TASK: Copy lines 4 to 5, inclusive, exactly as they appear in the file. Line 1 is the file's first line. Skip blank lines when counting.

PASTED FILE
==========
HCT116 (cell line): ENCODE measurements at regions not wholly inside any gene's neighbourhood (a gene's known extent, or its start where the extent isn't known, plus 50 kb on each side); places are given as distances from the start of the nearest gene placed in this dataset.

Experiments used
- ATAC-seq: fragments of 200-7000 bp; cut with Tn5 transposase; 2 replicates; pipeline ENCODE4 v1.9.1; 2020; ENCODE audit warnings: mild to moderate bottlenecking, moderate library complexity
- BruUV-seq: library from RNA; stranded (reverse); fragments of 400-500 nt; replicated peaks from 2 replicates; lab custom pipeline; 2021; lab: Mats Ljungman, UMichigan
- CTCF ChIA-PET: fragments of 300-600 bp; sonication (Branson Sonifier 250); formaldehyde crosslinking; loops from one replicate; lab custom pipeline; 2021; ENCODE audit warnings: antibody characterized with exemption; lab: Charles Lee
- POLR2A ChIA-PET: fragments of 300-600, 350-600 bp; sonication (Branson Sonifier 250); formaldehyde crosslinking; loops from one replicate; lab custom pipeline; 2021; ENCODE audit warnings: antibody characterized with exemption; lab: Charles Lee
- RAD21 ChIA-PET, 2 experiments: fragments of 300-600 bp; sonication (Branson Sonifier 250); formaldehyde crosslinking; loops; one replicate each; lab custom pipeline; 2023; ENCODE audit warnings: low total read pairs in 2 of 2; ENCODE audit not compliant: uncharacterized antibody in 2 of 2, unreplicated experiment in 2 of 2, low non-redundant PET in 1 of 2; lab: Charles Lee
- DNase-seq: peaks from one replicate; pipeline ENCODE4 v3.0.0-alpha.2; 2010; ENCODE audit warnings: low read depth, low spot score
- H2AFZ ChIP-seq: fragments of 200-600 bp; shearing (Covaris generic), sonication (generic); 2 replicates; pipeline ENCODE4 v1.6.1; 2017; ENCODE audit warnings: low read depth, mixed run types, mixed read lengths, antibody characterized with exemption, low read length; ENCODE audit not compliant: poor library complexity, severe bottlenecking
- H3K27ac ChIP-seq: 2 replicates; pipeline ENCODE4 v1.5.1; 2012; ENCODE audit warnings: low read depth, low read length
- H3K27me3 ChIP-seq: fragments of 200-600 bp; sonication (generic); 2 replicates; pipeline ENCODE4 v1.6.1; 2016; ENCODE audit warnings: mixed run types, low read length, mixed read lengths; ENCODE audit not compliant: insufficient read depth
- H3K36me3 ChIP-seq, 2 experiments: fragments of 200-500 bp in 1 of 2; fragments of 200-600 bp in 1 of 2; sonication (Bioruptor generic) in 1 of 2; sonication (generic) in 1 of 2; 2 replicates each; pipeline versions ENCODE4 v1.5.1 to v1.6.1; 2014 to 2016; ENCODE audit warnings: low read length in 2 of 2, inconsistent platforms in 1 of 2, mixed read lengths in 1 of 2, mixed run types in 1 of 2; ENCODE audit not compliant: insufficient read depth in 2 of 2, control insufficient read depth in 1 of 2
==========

- BruUV-seq: library from RNA; stranded (reverse); fragments of 400-500 nt; replicated peaks from 2 replicates; lab custom pipeline; 2021; lab: Mats Ljungman, UMichigan
- CTCF ChIA-PET: fragments of 300-600 bp; sonication (Branson Sonifier 250); formaldehyde crosslinking; loops from one replicate; lab custom pipeline; 2021; ENCODE audit warnings: antibody characterized with exemption; lab: Charles Lee